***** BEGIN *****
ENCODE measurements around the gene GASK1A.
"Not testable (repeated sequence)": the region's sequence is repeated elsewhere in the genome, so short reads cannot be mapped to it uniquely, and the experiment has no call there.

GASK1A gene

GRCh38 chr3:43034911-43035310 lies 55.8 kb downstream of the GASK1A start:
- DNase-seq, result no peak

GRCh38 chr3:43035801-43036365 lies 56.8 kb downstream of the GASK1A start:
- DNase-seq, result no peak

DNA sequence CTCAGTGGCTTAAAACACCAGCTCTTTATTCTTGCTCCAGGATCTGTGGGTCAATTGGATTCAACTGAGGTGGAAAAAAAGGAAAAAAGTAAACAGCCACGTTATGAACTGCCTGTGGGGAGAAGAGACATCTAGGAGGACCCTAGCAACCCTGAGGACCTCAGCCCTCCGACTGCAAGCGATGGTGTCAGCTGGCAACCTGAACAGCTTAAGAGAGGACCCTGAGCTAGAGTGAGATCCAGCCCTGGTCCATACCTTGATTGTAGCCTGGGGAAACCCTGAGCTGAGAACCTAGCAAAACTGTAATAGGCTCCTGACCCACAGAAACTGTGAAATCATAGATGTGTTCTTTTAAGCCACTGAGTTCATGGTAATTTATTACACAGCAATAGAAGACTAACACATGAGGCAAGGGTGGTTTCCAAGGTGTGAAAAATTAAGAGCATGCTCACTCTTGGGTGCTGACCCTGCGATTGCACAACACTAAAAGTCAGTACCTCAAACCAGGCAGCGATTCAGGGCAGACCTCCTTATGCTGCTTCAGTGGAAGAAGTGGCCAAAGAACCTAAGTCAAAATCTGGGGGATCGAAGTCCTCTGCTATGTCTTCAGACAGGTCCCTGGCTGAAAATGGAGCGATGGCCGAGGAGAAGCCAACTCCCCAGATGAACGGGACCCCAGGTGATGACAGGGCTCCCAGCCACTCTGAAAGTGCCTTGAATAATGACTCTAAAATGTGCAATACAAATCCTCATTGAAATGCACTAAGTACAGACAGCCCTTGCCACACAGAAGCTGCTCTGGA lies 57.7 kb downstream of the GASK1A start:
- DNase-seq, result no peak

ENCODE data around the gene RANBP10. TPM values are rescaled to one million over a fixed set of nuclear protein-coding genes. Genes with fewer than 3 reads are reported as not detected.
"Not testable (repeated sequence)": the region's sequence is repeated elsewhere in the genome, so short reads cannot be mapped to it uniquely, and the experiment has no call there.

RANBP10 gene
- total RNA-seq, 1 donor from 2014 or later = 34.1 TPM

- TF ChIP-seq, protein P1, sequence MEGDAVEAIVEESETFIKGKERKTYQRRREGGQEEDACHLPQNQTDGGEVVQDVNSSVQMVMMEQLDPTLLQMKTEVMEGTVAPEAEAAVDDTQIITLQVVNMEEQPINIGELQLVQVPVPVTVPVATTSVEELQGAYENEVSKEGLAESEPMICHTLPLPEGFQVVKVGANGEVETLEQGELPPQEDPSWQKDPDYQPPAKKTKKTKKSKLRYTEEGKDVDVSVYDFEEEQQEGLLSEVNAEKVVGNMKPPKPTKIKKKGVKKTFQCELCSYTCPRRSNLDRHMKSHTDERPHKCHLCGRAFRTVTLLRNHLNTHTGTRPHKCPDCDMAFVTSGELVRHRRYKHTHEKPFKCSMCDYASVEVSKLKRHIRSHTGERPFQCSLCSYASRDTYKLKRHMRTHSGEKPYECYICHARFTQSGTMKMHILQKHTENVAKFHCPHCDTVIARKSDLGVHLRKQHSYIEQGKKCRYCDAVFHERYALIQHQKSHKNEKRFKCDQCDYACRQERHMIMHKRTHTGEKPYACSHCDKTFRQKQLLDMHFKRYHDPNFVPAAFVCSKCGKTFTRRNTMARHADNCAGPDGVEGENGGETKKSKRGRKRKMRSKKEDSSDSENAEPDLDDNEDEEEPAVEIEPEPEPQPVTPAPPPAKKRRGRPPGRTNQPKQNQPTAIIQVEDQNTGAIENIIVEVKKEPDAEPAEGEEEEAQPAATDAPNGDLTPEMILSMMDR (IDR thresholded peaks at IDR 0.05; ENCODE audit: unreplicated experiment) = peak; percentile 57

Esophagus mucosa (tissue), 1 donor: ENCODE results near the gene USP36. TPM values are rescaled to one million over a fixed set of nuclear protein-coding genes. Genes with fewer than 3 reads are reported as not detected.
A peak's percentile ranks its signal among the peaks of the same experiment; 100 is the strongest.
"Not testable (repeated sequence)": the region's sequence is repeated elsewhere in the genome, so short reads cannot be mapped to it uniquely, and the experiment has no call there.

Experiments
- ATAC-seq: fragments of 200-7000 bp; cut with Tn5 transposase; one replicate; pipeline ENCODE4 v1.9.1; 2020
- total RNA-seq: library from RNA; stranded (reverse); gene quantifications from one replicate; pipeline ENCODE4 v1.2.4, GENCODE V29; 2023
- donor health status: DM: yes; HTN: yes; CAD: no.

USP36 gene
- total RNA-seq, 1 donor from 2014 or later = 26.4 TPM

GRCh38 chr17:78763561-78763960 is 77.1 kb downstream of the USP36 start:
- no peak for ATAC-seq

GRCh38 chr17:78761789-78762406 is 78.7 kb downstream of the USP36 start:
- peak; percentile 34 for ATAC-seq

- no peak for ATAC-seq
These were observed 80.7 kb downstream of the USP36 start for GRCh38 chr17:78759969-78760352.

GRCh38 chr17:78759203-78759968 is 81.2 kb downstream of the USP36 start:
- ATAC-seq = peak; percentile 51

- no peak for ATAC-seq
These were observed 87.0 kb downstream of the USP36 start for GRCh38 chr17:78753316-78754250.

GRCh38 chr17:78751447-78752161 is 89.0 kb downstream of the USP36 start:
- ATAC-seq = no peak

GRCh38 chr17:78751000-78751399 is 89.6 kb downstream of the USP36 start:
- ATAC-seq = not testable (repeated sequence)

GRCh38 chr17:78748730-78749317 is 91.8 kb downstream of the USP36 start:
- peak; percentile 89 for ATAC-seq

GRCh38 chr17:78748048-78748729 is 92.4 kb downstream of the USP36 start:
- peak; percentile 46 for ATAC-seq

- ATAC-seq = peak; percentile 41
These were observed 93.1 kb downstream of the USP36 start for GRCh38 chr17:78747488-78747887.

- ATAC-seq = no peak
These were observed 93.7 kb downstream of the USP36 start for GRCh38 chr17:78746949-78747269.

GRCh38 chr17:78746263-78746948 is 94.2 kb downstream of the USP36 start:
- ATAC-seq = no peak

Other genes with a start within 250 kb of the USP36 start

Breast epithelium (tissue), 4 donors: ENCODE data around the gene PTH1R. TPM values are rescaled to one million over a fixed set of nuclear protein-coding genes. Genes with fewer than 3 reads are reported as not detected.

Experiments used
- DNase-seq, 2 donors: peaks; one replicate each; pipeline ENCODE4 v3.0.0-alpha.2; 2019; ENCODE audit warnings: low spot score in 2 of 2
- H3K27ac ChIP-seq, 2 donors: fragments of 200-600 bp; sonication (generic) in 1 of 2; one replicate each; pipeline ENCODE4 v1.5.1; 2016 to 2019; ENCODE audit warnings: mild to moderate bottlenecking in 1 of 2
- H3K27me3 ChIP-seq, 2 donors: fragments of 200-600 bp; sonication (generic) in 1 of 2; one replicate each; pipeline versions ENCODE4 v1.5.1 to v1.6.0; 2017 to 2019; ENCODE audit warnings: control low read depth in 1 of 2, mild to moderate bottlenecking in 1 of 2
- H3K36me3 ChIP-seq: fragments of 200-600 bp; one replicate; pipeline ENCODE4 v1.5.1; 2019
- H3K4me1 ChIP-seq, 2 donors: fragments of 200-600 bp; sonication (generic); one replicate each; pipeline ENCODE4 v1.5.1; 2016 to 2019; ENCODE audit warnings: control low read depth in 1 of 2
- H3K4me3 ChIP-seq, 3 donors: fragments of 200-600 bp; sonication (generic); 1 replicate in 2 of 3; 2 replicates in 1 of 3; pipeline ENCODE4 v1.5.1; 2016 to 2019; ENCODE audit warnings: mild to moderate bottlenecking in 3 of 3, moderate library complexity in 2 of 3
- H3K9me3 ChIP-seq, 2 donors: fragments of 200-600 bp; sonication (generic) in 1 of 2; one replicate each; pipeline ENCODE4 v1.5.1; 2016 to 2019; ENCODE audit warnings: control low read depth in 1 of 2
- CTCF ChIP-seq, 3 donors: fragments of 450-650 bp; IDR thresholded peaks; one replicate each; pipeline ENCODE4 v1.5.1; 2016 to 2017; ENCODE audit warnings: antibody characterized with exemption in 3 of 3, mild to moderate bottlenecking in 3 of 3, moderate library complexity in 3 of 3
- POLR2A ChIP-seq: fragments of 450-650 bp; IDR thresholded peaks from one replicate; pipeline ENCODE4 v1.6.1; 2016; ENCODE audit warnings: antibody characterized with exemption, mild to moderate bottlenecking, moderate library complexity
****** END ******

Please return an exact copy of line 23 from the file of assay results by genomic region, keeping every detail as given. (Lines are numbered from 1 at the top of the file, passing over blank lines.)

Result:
- total RNA-seq, 1 donor from 2014 or later = 26.4 TPM